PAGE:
Way to Live! A Raconteur’s Long Life is Over

Today’s Washington Post included this story about the passing of classic foreign correspondent Ross Mark.

“The quintessential foreign correspondent, dashing and with an engaging Aussie accent, he much preferred globe-hopping as a reporter to staying in one place and climbing the career ladder as a London editor. According to William Lowther, a friend and fellow journalist, he shared the dictum often expressed by former Baltimore Sun foreign correspondent Gilbert Lewthwaite: “Happiness is measured by the number of miles from the head office.”

Mr. Mark did enjoy his creature comforts. When he left Washington in 1959 to report from Moscow, Mr. Mark had just bought a “Cotswold blue” Jaguar, Lowther recalled. He loved the car and wangled permission from Sir Max Aitken, owner of the Daily Express, to ship the car to Moscow at the newspaper’s expense.

When the car’s battery fell victim to Moscow’s punishing cold and the Soviet office overseeing foreign correspondents couldn’t get him another one, he threatened to write a story saying the Soviet Union was so hapless it couldn’t even provide a simple battery. The next day, two men arrived to install a huge tank battery under the hood.

When he was made chief Africa correspondent in 1962, the car went along, again at Daily Express expense. He eventually wrecked his beloved Jag while following a road race near Nairobi.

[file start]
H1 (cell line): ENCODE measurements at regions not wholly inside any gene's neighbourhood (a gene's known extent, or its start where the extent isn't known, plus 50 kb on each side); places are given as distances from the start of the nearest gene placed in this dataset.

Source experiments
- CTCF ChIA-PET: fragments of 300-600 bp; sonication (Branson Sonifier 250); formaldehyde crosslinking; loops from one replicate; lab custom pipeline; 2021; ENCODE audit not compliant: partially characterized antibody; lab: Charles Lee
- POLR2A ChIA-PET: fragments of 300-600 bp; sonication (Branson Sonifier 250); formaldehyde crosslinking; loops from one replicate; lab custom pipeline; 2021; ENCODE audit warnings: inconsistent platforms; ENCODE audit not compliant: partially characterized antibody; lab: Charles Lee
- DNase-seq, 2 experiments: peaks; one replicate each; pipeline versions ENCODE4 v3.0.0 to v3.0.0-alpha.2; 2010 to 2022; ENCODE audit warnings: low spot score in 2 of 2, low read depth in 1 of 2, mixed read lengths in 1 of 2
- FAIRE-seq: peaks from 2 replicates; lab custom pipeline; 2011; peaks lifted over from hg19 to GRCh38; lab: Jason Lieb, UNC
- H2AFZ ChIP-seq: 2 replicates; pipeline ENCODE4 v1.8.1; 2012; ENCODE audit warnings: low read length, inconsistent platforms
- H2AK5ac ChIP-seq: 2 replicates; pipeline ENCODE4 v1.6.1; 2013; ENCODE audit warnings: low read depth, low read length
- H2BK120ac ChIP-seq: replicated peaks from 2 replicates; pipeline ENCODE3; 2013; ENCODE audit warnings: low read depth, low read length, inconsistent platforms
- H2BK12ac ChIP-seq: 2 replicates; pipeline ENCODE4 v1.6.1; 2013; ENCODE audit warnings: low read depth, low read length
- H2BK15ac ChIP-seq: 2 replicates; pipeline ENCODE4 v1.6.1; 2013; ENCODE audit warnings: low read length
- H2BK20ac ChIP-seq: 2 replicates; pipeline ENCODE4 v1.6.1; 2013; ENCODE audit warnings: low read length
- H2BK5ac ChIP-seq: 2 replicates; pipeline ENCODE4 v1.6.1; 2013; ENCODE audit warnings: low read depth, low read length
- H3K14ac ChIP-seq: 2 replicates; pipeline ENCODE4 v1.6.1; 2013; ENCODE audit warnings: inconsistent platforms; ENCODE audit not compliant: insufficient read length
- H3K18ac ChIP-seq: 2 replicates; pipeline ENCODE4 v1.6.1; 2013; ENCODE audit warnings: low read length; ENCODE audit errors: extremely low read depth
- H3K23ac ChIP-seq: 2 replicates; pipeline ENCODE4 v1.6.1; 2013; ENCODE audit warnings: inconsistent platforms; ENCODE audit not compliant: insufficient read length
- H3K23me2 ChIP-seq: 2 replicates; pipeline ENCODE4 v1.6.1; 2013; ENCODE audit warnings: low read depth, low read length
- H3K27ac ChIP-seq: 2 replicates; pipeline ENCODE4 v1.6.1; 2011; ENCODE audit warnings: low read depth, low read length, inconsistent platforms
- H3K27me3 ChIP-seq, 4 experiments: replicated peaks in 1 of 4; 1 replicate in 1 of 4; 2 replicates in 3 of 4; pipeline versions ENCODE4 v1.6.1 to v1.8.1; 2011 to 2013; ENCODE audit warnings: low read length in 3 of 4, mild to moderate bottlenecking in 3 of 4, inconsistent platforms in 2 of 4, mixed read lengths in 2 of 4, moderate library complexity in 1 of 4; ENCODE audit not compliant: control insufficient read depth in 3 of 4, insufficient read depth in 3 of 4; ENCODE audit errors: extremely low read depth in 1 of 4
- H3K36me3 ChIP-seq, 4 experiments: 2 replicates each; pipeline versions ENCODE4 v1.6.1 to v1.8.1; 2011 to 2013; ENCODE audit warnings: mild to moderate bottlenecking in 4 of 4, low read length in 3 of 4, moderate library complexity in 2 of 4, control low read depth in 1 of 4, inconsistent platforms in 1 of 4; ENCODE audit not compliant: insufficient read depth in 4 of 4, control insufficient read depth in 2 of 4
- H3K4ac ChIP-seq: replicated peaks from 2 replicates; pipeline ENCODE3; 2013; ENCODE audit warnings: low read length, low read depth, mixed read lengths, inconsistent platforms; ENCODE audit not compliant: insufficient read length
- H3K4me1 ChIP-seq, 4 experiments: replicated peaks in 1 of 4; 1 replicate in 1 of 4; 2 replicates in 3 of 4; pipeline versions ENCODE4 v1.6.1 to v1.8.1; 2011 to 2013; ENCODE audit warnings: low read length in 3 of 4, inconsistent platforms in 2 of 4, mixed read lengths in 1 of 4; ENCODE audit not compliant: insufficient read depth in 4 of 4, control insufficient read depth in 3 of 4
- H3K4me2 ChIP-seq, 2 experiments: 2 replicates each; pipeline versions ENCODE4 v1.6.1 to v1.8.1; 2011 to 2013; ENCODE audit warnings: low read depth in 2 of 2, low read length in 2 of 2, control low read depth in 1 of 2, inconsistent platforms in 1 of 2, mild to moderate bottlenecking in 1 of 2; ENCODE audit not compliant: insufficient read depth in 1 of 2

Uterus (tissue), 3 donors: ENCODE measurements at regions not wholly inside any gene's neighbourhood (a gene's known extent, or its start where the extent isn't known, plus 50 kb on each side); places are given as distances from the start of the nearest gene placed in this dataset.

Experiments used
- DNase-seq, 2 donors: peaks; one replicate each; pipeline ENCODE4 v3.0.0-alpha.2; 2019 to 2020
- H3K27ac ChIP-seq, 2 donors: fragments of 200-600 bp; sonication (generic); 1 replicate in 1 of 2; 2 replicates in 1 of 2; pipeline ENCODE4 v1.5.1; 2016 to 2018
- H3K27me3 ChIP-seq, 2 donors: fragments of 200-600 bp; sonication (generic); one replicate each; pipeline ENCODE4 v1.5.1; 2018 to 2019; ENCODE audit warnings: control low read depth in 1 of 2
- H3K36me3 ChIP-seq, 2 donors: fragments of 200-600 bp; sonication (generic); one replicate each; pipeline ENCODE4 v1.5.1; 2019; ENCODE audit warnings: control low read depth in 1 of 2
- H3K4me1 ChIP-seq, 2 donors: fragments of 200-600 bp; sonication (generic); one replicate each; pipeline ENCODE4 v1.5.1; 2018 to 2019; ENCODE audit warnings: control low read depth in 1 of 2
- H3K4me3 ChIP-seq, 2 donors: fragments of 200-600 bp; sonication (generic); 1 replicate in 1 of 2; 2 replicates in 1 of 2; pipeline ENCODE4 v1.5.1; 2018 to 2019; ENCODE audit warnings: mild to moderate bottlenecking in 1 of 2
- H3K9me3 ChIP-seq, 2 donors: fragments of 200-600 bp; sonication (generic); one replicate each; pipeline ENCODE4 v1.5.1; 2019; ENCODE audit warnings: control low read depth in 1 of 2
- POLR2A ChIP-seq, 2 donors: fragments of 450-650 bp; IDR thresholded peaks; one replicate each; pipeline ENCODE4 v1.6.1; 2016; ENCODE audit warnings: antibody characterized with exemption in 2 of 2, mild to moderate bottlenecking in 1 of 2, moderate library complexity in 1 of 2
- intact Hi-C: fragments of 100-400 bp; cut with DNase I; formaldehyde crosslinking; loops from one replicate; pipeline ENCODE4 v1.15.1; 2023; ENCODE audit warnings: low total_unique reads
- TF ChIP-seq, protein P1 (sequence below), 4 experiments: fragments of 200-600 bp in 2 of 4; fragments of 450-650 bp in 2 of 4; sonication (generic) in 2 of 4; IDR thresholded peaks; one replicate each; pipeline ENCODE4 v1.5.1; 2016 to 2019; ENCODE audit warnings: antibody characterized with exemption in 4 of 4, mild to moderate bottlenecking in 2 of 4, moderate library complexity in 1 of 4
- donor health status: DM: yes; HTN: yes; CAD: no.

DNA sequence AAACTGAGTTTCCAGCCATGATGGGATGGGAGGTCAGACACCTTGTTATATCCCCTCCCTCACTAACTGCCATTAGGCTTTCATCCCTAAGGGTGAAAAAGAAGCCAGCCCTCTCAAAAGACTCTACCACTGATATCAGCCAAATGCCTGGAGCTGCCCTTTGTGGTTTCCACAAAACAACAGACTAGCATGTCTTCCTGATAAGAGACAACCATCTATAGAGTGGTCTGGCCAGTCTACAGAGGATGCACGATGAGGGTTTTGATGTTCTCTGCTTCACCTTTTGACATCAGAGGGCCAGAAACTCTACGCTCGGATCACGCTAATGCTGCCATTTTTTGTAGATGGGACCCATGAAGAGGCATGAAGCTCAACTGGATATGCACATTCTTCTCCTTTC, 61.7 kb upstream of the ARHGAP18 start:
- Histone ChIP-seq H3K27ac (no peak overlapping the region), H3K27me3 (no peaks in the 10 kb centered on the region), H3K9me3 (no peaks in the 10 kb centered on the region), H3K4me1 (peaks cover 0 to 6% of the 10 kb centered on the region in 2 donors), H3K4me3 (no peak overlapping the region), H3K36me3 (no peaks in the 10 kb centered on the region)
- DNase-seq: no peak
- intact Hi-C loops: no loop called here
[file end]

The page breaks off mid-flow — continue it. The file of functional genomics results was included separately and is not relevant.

Ross Folkard Mark was born in a small town near Sydney called Dorrigo and grew up on the family dairy farm. That period of his life provided him with a seemingly endless supply of cocktail- and dinner-party tales about felling timber with his Uncle Bill and dragging the logs down the mountain with a team of 10 bullocks. He never forgot the creatures’ names.

With his cache of colorful tales, he was a legend at the National Press Club. His recipe for “Australian Roo Stew,” a red-hot chili, was a Press Club contest winner.

“Ross Mark was a man of words,” Lowther said. “He loved poetry and had yards and yards of Wordsworth and Keats and Shakespeare by heart and ready to recite.” His favorite was “The Man From Snowy River,” the long story-poem by Australian Andrew Barton “Banjo” Paterson.” In Africa, he covered wars in the Congo, Rwanda and Burundi before returning to the United States in 1976. In addition to presidential races, he covered most of the major space launches from Cape Canaveral and twice reported from Vietnam.